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State health officer, experts discuss health disparities

This article was originally written by Danny McArthur and was published in the Daily Journal on August 12, 2020. 


Coronavirus continues to reveal striking health disparities as a result of systemic healthcare issues, according to State Health Officer Thomas Dobbs and a panel of experts, Wednesday.

The Mississippi Center for Justice, a homegrown public interest law firm that advocates for racial and economic justice, and AARP Mississippi hosted a livestream Wednesday to discuss COVID-19 and the implications of health disparities.

“It can no longer be politics as usual. This is about people. It’s about the lives of people and it’s about improving the opportunities, particularly through healthcare, for people to live well and productive lives,” said MCJ President Vangela M. Wade. “We have got to work across, whether it’s political, socioeconomic lines in order to address these issues that are impacting the people across the state of Mississippi.”

The discussion was moderated by MCJ Director of Health Law Linda Dixon and featured Dobbs, Faculty Director for Harvard Law School Center for Health Law and Policy Innovation Robert Greenwald, AARP State Director Kimberly L. Campbell and MS NAACP Executive Director Corey Wiggins as panelists.

Among topics was the disproportionate impact on Mississippians of Black, Hispanic and Native American descent and the current spread of COVID-19 among younger age groups potentially impacting elderly and vulnerable populations.

The current COVID-19 growth trends are largely tied to social behaviors, with some being linked to events such as Memorial Day or the Fourth of July. The number of deaths has also increased, with 45 new deaths reported Wednesday. While ages 18 to 29 still represent the largest number of COVID-19 cases at 14,511 as of Aug. 11, Dobbs said those under 18 will be the fastest growing group of total cases and that MSDH expects more as school starts. He reported 27 schools reported COVID-19 cases as of Tuesday afternoon, and said that information will be publicized.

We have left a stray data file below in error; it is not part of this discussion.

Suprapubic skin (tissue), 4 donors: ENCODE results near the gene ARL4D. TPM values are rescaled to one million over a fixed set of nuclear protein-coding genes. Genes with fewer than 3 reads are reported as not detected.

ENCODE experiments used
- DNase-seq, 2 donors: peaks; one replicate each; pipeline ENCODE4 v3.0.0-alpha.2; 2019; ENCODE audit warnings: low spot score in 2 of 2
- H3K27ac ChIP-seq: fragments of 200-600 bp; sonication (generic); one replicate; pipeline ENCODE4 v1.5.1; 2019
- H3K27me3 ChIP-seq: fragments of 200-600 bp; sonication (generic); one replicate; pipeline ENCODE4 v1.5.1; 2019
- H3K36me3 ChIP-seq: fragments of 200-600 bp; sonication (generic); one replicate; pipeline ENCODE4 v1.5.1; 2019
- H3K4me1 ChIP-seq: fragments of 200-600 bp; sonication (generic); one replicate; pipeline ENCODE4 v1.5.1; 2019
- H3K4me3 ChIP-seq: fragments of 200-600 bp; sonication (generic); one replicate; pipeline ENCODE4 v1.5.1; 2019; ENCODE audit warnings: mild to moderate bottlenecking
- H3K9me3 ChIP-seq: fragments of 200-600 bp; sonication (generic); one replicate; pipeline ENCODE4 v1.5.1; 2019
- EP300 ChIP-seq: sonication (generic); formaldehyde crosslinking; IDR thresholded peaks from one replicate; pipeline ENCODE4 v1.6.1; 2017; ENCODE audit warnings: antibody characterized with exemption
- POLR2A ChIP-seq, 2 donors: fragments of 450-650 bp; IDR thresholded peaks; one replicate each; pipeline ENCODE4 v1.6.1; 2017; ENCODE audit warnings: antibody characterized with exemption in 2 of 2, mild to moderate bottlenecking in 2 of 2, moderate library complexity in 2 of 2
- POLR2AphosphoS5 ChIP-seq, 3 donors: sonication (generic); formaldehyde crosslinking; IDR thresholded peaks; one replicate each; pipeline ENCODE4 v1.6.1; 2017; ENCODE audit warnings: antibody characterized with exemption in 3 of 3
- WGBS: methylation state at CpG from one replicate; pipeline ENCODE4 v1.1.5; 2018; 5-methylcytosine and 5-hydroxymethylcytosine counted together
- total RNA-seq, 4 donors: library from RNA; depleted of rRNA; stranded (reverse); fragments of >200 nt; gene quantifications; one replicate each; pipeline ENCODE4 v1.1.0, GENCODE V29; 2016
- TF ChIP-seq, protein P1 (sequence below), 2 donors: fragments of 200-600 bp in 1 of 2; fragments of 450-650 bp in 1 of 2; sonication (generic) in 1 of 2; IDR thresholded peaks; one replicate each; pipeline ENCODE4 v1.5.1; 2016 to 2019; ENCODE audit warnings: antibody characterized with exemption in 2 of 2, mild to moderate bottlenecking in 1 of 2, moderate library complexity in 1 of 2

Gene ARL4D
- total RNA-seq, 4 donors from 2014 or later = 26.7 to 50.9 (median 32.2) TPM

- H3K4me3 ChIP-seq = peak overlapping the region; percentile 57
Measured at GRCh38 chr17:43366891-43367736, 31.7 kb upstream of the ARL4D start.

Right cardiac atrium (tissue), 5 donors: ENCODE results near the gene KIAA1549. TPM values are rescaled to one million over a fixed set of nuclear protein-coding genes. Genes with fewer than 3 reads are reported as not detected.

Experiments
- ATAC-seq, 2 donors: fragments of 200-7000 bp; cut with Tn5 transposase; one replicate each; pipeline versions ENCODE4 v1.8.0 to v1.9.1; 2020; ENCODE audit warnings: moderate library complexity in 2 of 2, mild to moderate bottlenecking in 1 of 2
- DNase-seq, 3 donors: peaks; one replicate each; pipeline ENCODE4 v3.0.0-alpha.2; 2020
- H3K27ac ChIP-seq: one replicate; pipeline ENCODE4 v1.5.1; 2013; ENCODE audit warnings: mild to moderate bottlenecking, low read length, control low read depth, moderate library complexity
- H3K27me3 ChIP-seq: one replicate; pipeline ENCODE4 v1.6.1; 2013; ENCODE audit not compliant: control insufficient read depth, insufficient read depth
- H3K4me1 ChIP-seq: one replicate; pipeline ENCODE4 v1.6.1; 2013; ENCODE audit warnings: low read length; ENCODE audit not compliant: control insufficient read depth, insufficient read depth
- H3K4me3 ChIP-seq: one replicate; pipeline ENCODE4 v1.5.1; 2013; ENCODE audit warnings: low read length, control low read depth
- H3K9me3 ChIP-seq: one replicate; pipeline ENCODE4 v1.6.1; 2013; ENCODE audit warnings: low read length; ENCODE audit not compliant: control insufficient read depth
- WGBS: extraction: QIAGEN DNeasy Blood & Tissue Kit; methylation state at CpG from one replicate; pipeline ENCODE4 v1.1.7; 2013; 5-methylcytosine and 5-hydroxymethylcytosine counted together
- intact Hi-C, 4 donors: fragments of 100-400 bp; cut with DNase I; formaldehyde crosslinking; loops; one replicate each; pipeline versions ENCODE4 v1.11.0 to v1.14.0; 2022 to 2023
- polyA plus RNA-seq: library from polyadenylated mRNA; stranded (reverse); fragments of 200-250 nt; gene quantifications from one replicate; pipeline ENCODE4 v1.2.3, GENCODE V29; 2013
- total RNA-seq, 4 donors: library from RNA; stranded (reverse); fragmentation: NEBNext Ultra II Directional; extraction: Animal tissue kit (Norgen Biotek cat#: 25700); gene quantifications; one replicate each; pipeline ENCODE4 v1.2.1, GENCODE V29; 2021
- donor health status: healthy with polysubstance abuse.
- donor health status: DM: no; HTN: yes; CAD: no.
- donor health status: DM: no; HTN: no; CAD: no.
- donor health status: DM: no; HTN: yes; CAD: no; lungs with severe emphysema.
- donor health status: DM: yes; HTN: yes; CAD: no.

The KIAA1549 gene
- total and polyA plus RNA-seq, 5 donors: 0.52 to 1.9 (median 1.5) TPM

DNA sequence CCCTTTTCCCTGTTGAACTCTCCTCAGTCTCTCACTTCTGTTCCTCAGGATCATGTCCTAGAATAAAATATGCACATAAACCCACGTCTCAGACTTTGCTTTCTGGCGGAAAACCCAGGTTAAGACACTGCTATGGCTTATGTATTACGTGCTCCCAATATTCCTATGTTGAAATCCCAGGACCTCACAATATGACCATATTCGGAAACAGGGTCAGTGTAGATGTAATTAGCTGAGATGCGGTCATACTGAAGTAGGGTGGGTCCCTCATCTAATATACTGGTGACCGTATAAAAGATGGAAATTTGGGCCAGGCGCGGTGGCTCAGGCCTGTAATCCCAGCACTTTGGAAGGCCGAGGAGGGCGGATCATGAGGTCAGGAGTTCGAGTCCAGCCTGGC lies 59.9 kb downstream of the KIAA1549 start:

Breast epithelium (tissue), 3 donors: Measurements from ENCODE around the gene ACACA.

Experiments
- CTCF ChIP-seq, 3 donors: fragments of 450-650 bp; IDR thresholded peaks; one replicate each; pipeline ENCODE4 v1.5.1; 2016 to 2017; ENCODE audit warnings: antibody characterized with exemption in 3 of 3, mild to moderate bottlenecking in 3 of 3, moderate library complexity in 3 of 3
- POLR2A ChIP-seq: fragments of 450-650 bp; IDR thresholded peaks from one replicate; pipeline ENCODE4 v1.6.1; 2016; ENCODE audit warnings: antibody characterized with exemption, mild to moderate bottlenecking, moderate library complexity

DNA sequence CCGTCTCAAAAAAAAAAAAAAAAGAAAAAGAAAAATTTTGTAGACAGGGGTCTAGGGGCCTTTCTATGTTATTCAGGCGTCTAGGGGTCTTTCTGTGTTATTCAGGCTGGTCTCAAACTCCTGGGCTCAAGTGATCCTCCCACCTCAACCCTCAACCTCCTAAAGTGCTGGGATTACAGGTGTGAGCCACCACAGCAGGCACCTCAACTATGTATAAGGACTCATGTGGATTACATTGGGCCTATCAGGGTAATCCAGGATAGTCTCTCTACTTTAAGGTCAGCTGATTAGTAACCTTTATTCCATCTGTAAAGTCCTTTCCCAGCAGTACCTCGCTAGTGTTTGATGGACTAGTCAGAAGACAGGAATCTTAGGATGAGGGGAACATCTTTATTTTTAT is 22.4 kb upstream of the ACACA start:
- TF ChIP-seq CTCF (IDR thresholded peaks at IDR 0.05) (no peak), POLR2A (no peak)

“We are going to mandate that the schools submit to us on a weekly basis the number of cases that they have, the number of classes affected, quarantine, the number of quarantined individuals,” Dobbs said. “We do plan on posting that data by school, so we’re still working out the reporting issue process because they’re just starting to send it in to us.”

African Americans make up the majority of COVID-19 cases at approximately 53% of total cases and 50% of total deaths, despite only being approximately 38% of the total population. The Mississippi State Department of Health recognized “pretty quickly, although not quickly enough” the massive impact on the Black community and said 53% represents a decrease from earlier in the pandemic, when African Americans represented over 60% of total COVID-19 cases.

“That reflected a whole host of failures, including not only the failure to recognize that it was already impacting the Black community so severely, but our communications had not really been focused in that direction, and there [was] a lot of actually misunderstanding about the transmission and the risk factors [that] allowed it to really sort of advance more aggressively in the Black community,” Dobbs said.

These disparities are also present in the Hispanic population, which represents a little over 3% of the total population but 5% of COVID-19 cases, and the Native Americans, which 1% of total cases despite there only being approximately 11,000 registered members of the Mississippi Band of Choctaw Indians, the only Federally-recognized American Indian tribe living in Mississippi.

Among challenges to addressing disparities were women, especially Black women, represented more COVID-19 cases than men. Dobbs said one likely reason was many Black women work in the service industry and therefore are more exposed to COVID-19. Other challenges include multigenerational households, such as those found within Hispanic communities, making social distancing more difficult and a lack of access to healthcare.

Greenwald and Wiggins discussed the need for systemic change to address existing disparities. Greenwald shared solution-based approaches, which included expanding healthcare access through the Affordable Care Act and Medicaid, as well as continuing improving telehealth. He also shared successful state and local health initiatives in Baltimore, Kentucky, Dallas, Georgia and Louisiana that were informed by current health disparities to expand access to testing, invest in minorities economically, provide expanded access and use a health equity task force to inform policy making.

“These inequities have long existed a long time before this moment…we have to call it out to understand even as we respond to this crisis in the short term,” Wiggins said. “[We] still have a lot of work to do to respond to the structural issues that have created this [situation] that we’re sitting in right now.”